Voilà - Canada's new union catalogue is anti-discovery

Posted on Fri 02 February 2018 in Libraries

I learned that Canada's new union catalogue, Voilà, launched on February 1, 2018 at an OLA Superconference session titled The Game Changer: Replacement of LAC’s National Union Catalogue. Monica Fuijkschot told the story that lead to the replacement of the aging, in-house AMICUS with a custom interface that has been built on top of the OCLC Worldcat platform instead. I was interested to see how it satisfies the discovery needs of the nation. To be frank, it's rather disappointing.

Voilà is not open for use

The robots.txt file for a website controls what programs such as search engine crawlers that index websites are allowed to access. By default, any program is allowed to access any page on a site. However, Voilà currently publishes a robots.txt file that blocks every program from accessing every page on the website:

User-agent: *
Disallow: /

When I asked whether this was a deliberate decision to prevent Canada's bibliographic holdings from being discoverable in Google, Bing, and other search engines, Daniel Boivin from OCLC Canada was in the audience; he replied that LAC would be required to purchase an additional subscription to make the holdings visible to the entire web.

Voilà is linkless data

The detailed records expose no linked data, neither in the HTML as RDFa, microdata, or JSON-LD, nor via content negotiation. This was an opportunity to strengthen our national collections by surfacing links to Canadian subject and name authorities, to broaden discovery and reinforce our national identities.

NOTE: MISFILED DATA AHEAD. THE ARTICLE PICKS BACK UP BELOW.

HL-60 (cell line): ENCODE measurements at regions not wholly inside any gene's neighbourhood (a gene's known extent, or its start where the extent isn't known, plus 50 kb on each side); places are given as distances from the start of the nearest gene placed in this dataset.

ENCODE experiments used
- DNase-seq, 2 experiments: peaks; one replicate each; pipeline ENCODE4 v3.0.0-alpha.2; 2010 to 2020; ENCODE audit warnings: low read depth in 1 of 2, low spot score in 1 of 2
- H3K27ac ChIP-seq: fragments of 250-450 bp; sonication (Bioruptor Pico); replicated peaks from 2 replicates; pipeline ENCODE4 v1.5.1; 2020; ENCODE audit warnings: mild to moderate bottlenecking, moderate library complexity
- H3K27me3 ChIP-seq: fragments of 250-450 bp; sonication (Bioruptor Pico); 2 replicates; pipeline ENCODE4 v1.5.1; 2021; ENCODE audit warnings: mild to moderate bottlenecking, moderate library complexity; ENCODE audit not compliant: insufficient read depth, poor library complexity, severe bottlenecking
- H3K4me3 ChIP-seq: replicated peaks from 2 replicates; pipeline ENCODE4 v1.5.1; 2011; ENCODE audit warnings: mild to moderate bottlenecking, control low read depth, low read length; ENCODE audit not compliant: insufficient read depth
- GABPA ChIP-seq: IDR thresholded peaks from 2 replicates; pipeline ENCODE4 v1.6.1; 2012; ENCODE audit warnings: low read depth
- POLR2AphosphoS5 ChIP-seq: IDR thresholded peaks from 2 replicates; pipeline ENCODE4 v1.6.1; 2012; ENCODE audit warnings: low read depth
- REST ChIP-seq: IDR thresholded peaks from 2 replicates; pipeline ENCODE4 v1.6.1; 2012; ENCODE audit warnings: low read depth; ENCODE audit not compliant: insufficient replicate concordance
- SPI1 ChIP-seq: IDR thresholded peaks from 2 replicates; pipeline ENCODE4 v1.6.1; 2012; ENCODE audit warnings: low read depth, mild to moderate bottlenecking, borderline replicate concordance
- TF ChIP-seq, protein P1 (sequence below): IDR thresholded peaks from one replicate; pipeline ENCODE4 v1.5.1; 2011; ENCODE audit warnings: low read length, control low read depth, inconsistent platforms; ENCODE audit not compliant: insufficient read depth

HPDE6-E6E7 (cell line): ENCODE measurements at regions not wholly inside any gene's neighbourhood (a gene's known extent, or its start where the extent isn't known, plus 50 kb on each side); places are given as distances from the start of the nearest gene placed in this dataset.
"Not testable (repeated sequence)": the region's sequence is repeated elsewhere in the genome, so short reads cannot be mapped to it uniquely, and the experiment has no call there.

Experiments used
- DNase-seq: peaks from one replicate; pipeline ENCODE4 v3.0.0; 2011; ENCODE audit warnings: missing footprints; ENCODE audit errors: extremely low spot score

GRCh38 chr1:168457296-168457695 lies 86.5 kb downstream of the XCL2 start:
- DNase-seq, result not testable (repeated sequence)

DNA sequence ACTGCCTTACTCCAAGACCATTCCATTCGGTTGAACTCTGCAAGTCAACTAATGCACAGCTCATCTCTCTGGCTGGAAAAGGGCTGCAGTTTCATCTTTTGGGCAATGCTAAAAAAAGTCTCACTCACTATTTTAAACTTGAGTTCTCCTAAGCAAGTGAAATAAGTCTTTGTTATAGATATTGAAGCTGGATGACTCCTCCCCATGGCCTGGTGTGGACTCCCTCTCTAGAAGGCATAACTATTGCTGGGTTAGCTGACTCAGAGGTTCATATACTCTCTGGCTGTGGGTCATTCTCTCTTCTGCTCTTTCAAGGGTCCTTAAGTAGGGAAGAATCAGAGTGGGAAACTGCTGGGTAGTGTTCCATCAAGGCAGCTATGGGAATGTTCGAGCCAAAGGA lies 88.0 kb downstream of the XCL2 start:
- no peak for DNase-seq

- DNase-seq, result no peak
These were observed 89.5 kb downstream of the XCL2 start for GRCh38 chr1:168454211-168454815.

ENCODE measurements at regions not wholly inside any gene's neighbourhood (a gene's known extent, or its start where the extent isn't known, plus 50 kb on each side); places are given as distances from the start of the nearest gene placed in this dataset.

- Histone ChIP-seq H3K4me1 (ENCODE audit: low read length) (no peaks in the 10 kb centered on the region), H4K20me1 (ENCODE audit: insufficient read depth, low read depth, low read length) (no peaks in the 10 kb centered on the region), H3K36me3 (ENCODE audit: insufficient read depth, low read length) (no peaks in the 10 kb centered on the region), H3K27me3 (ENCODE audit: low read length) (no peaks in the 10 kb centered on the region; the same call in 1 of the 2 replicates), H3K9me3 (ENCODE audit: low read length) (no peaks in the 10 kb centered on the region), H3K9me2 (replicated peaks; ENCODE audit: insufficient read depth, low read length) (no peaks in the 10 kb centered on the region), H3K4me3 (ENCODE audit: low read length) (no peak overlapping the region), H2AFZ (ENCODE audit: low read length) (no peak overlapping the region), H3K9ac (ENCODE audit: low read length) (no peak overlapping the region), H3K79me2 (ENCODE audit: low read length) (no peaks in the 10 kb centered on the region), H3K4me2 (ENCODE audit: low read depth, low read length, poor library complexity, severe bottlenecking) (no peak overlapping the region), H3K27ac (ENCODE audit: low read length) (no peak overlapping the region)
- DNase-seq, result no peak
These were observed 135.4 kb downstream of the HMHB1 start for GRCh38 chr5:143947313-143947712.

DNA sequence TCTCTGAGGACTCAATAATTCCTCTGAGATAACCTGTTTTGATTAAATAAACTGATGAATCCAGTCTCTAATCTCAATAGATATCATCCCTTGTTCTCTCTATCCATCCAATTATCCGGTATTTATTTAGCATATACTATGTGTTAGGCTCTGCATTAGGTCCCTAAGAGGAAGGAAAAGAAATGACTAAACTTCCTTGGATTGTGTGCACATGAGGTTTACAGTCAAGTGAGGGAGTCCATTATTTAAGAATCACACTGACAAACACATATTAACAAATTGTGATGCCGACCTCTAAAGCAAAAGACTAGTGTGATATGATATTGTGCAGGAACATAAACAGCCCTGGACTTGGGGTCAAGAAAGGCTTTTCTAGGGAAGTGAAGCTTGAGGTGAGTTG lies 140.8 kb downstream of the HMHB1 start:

Voilà doesn't use authorities?

It may be that Voilà doesn't serve up any authority data because it doesn't seem to use authorities; for example, if I initiate a new search by selecting an author from the record details, the new search is based entirely on a string match. Searching for "Scott, Dan" this way turns up all of the works authored by every different Dan Scott, instead of works authored by the same Dan Scott. This surprises me in the context of a national union catalogue; I would have thought that identities would be even more important to making sense of our nation.

OCLC membership requirements

A major outcome of the outsourcing of the union catalogue to OCLC is that all libraries that want to contribute their records to, perform copy-cataloguing through, or request inter-library loans via Canada's national union catalogue are now required to be OCLC members. For a seven week period, LAC did open up applications for small public and academic libraries to request subsidization of a new OCLC membership; they found that they did not have many applicants.

Domain name is worldcat.org

The hostname is canada.on.worldcat.org. I'm surprised that a national union catalogue would not be served up on the gc.ca or canada.ca domains. Instead, the hostname reads like an advertisement for WorldCat.

No social media metadata

One of the critiques of AMICUS that Monica shared during her presentation was that it didn't support the new world of social media. However, Voilà records currently do not include any of the common structured data formats that support rich social media sharing--schema.org, OpenGraph Protocol, or Twitter Card metadata. This could be addressed in an update to the catalogue, but, given the robots.txt file, any conforming agent that Twitter, Facebook, or other social media networks would use to generate a rich display if that metadata was embedded in the detailed records wouldn't be allowed to access the record to parse the data anyway.